More than a third of students from low‑income households
$0 still needed
Technology at Our Fingertips
My students need individual iPads to conduct field experiments on our beach, document rebuilding efforts, and create blogs from their own experience as Sandy survivors.
Imagine being only ten years old and watching as a storm surge rips through your home, tearing away your life's memories. Many of my students are now living in temporary houses, on the second floor of badly damaged homes, or in neighborhoods that still reflect the powerful destruction of Sandy.
My classroom is composed of ESL students, special education students, general education students, and students who received gifted and talented services.
A majority of my students come from economically disadvantaged homes. For many of them, school is the only place where they have access to any type of educational technology.
In a school where one computer cart is shared among 10 classrooms, providing my students exposure to 21st century educational tools is an arduous task. In limiting the amount of time students can access computers, we are limiting the amount of creativity and independent learning happening in the classroom. By offering each child an iPad, students will become familiar with the tools that are used outside of the classroom to solve real-world problems. Students will have a mobile lab that can accompany them in the field to conduct experiments and other research, as well as a useful device to create virtual documentaries detailing Hurricane Sandy's effects. The knowledge of how to effectively use iPads will open many doors for my students that would otherwise remain closed.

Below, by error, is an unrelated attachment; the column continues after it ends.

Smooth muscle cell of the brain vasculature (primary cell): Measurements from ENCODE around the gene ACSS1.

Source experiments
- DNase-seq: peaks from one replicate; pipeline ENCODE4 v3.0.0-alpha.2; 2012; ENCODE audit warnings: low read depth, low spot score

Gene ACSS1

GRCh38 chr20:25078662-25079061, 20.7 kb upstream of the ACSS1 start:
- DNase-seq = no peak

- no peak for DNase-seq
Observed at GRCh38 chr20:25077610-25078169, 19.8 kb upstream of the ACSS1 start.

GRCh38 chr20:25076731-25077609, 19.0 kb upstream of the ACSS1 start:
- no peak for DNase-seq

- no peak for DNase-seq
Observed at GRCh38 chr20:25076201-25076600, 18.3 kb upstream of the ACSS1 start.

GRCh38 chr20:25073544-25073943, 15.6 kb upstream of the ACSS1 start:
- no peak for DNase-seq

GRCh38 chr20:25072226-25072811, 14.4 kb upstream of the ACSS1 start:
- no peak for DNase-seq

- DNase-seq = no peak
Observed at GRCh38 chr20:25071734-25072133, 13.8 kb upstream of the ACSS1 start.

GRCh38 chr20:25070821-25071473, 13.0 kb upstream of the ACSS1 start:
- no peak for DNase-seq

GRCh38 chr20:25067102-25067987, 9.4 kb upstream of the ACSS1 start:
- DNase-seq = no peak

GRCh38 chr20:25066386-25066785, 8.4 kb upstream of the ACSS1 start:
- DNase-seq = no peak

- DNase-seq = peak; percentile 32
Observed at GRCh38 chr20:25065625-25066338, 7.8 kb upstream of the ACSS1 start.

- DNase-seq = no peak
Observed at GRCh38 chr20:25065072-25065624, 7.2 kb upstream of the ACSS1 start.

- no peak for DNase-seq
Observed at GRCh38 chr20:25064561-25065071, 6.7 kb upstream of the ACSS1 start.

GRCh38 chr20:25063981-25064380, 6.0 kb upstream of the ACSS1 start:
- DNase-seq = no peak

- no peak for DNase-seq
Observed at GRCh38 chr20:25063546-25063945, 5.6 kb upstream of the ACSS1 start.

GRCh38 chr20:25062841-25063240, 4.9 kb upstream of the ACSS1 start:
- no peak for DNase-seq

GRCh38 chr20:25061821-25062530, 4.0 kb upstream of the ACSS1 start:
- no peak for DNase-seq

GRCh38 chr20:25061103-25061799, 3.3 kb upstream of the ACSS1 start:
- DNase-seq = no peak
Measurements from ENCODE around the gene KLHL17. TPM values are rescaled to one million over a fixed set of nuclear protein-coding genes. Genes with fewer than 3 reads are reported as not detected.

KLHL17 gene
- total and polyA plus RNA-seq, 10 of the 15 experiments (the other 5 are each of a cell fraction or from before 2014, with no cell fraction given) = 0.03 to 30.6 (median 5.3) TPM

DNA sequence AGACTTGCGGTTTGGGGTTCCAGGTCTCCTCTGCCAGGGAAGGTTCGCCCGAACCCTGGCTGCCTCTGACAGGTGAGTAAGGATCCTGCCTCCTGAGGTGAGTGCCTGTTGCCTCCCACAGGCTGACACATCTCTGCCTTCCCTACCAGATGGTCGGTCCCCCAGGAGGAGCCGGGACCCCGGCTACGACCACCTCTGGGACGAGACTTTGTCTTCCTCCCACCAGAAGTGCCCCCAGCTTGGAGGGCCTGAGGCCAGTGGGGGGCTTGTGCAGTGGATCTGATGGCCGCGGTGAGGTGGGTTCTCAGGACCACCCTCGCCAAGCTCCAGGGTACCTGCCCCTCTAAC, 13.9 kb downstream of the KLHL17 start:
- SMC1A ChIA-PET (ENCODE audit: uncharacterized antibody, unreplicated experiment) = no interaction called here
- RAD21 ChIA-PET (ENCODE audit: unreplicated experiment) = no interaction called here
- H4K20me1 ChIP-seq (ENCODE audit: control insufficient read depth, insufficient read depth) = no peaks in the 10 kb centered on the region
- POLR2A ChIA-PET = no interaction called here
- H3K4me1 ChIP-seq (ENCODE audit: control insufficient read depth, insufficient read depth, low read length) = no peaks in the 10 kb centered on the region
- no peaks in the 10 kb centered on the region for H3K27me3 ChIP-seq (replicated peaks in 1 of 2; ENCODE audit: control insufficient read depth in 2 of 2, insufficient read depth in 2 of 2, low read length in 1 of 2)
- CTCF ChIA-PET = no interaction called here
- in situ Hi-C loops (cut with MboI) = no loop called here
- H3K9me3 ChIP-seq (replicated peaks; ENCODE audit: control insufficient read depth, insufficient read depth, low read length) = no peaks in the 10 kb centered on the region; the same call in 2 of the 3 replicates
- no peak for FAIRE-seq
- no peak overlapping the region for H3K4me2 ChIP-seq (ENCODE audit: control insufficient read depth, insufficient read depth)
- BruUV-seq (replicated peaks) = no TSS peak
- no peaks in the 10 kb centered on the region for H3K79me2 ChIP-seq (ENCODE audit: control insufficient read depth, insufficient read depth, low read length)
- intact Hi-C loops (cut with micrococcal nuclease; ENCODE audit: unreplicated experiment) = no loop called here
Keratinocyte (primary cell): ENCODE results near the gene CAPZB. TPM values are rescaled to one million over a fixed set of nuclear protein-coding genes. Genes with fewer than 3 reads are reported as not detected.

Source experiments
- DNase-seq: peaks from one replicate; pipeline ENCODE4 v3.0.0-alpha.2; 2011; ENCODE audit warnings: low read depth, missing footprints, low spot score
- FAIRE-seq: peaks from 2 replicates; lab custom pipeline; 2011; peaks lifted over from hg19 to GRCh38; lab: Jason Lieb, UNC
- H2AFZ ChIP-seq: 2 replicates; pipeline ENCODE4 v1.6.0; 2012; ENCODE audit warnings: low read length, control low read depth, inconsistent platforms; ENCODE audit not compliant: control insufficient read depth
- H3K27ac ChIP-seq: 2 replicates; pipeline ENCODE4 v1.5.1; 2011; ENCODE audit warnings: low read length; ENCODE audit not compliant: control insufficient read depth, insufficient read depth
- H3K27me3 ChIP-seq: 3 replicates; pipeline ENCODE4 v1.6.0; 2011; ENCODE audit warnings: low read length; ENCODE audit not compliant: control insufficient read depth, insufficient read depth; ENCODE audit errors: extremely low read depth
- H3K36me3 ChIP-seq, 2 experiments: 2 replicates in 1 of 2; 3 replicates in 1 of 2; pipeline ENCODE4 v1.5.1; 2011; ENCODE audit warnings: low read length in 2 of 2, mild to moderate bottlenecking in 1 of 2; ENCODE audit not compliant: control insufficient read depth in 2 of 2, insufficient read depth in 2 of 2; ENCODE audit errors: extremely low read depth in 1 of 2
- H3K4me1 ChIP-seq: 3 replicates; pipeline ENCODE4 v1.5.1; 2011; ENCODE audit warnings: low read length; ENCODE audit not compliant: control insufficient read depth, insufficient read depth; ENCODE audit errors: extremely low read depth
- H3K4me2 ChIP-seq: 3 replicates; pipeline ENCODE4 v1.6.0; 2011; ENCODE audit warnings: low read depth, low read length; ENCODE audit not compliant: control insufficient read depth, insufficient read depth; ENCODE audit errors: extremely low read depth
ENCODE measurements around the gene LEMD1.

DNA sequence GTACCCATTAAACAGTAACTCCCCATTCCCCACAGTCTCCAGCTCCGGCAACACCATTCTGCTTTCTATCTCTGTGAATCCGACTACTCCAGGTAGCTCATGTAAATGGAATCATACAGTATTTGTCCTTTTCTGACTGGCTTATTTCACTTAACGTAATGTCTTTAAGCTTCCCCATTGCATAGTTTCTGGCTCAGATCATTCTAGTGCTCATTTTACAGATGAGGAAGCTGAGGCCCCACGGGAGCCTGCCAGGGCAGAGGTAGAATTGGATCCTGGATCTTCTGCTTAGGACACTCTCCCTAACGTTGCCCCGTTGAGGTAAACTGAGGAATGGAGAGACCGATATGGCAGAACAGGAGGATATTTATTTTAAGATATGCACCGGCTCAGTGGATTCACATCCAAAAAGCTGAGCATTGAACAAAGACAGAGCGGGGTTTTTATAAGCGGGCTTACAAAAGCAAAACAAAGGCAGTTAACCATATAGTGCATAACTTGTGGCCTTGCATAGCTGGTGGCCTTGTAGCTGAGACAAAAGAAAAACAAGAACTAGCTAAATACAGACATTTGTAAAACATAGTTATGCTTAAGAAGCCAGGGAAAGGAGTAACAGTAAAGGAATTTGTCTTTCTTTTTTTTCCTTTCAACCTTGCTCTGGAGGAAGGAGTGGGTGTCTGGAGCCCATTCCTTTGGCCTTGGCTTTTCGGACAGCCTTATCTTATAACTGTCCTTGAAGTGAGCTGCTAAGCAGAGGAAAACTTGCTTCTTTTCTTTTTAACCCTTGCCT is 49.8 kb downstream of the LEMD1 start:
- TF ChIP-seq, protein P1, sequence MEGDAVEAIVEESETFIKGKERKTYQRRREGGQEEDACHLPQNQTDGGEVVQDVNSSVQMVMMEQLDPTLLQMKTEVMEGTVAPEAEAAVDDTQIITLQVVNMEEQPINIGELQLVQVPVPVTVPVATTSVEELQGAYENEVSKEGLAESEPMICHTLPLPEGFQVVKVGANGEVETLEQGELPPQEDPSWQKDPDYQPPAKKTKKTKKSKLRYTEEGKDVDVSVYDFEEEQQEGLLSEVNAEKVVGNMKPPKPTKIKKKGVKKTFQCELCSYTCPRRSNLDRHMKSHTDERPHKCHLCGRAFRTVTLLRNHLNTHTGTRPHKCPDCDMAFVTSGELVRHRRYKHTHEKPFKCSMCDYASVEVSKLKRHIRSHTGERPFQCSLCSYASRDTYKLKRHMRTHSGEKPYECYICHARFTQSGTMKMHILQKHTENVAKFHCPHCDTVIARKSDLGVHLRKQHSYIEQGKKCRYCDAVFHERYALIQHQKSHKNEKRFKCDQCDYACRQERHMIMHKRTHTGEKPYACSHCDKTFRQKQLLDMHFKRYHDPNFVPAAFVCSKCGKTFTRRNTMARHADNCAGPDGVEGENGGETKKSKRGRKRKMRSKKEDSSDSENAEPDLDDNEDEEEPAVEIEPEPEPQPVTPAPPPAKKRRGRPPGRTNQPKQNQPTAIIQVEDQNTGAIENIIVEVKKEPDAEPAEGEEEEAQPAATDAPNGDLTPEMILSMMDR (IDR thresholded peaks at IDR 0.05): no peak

Living through the devastating experience of Superstorm Sandy has inspired my students to become proactive members of the Restore the Shore movement.
I want them to use iPads to perform tidal and dune analysis at our shores while blogging about recovery efforts. Involvement will help them heal.
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